Abstract / Description of output
Reducing ethnic inequalities and inequities in health needs to become a higher priority for public health research. Active involvement of migrant and ethnic minority populations in European population health research is necessary, for data show important inequalities but evidence, particularly on effectiveness, is sparse and strategic overviews rarer still. Ethnically disaggregated health surveillance systems are developing slowly, and pragmatically, often using country of birth. The principles to adopt, given the gaps between the ideal and the current reality, need wider discussion. Ethics may provide both principles and impetus. Doing no harm, doing good, respecting the research participants' autonomy are good starting points. More emphasis is needed on justice, fairness and equality, participation and communicating effectively. Ethnic minority groups are willing participants in trials once linguistic and trust-related barriers are overcome, though recruitment costs are higher. Guidelines and strategies by European bodies with research funding or enforcement responsibilities are needed. The research community needs an infrastructure within which to collect and utilize evidence. Research can help migrant and ethnic minority groups to participate more fully in our multi-ethnic societies.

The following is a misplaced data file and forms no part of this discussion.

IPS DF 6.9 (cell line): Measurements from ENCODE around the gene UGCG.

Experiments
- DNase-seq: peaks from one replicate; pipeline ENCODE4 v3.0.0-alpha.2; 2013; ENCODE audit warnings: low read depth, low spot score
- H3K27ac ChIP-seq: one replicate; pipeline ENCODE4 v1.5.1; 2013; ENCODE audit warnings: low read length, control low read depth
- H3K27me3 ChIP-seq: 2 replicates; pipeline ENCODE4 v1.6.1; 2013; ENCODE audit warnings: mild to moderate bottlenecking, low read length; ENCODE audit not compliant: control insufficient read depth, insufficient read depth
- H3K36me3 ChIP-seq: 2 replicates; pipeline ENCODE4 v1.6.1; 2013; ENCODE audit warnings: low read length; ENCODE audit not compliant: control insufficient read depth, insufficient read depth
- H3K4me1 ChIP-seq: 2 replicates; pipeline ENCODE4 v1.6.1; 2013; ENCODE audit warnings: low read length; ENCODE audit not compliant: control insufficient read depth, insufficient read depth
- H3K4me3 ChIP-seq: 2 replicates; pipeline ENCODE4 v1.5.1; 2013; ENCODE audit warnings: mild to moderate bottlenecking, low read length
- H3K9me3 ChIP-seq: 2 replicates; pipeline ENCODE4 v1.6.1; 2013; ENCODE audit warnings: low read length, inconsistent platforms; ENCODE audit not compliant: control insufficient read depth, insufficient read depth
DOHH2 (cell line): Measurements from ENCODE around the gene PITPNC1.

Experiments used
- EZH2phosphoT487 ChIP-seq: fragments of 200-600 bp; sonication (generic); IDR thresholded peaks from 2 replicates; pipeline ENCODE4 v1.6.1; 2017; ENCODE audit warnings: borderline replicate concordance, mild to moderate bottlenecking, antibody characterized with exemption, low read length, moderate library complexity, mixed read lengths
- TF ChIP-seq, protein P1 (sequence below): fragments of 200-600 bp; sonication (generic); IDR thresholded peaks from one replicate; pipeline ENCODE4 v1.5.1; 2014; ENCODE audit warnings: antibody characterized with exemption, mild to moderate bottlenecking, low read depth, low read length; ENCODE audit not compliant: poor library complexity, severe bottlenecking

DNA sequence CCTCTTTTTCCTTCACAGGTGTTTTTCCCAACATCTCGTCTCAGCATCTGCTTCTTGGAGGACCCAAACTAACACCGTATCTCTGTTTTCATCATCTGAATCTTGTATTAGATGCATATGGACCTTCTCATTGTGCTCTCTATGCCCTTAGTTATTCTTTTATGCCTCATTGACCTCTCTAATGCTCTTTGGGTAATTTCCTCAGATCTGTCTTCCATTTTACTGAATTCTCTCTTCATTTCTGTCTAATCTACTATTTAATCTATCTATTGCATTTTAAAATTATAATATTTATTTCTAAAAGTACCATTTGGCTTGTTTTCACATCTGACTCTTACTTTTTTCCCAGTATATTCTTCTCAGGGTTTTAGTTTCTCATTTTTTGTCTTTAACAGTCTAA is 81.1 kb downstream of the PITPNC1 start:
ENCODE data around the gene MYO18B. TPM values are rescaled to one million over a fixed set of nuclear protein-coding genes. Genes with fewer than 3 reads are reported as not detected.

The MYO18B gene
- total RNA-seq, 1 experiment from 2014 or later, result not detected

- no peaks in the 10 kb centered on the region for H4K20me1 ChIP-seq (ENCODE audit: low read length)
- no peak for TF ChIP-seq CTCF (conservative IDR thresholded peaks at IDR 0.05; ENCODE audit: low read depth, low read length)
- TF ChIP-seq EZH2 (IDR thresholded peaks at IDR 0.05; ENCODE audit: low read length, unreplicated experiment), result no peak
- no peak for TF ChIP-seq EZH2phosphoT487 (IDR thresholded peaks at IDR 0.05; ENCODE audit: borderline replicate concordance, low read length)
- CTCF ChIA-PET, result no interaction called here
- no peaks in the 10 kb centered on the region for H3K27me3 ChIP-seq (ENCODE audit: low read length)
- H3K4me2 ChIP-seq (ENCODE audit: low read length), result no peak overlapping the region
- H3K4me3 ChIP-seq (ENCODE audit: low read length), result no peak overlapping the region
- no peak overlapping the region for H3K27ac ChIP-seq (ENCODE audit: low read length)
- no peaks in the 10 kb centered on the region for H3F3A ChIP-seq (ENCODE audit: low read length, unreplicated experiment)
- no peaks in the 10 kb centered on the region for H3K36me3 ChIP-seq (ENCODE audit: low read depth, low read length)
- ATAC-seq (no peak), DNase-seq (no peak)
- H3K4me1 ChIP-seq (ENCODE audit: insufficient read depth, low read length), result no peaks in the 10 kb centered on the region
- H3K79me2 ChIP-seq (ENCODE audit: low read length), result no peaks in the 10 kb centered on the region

Keywords / Materials (for Non-textual outputs)
- public health